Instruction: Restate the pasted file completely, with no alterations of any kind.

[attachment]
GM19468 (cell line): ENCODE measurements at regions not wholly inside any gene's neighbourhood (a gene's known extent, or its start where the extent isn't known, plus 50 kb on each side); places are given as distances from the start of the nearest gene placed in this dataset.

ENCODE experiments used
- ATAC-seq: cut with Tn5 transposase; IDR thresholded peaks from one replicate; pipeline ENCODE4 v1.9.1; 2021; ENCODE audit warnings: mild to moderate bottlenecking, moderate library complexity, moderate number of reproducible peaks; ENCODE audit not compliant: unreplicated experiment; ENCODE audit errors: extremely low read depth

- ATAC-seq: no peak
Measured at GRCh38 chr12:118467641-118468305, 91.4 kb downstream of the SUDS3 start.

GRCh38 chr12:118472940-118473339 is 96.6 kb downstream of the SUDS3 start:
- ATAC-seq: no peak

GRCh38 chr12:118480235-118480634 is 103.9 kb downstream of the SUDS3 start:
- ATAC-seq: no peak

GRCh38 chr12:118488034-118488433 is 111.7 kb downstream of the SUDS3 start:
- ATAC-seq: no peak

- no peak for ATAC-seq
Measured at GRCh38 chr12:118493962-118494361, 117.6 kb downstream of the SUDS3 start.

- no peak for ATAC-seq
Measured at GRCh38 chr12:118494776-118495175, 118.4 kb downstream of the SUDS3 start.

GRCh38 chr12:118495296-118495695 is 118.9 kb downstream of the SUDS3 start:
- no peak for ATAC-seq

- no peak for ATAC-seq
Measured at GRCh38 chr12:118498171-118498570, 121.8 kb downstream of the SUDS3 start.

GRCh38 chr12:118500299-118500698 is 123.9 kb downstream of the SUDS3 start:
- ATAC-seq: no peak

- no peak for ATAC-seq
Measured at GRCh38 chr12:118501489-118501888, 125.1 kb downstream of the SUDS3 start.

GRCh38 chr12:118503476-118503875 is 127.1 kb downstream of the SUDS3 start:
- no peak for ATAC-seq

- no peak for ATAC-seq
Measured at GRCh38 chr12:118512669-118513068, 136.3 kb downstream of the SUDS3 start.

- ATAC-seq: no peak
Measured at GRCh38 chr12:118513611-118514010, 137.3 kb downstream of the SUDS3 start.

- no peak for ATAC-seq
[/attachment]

GM19468 (cell line): ENCODE measurements at regions not wholly inside any gene's neighbourhood (a gene's known extent, or its start where the extent isn't known, plus 50 kb on each side); places are given as distances from the start of the nearest gene placed in this dataset.

ENCODE experiments used
- ATAC-seq: cut with Tn5 transposase; IDR thresholded peaks from one replicate; pipeline ENCODE4 v1.9.1; 2021; ENCODE audit warnings: mild to moderate bottlenecking, moderate library complexity, moderate number of reproducible peaks; ENCODE audit not compliant: unreplicated experiment; ENCODE audit errors: extremely low read depth

- ATAC-seq: no peak
Measured at GRCh38 chr12:118467641-118468305, 91.4 kb downstream of the SUDS3 start.

GRCh38 chr12:118472940-118473339 is 96.6 kb downstream of the SUDS3 start:
- ATAC-seq: no peak

GRCh38 chr12:118480235-118480634 is 103.9 kb downstream of the SUDS3 start:
- ATAC-seq: no peak

GRCh38 chr12:118488034-118488433 is 111.7 kb downstream of the SUDS3 start:
- ATAC-seq: no peak

- no peak for ATAC-seq
Measured at GRCh38 chr12:118493962-118494361, 117.6 kb downstream of the SUDS3 start.

- no peak for ATAC-seq
Measured at GRCh38 chr12:118494776-118495175, 118.4 kb downstream of the SUDS3 start.

GRCh38 chr12:118495296-118495695 is 118.9 kb downstream of the SUDS3 start:
- no peak for ATAC-seq

- no peak for ATAC-seq
Measured at GRCh38 chr12:118498171-118498570, 121.8 kb downstream of the SUDS3 start.

GRCh38 chr12:118500299-118500698 is 123.9 kb downstream of the SUDS3 start:
- ATAC-seq: no peak

- no peak for ATAC-seq
Measured at GRCh38 chr12:118501489-118501888, 125.1 kb downstream of the SUDS3 start.

GRCh38 chr12:118503476-118503875 is 127.1 kb downstream of the SUDS3 start:
- no peak for ATAC-seq

- no peak for ATAC-seq
Measured at GRCh38 chr12:118512669-118513068, 136.3 kb downstream of the SUDS3 start.

- ATAC-seq: no peak
Measured at GRCh38 chr12:118513611-118514010, 137.3 kb downstream of the SUDS3 start.

- no peak for ATAC-seq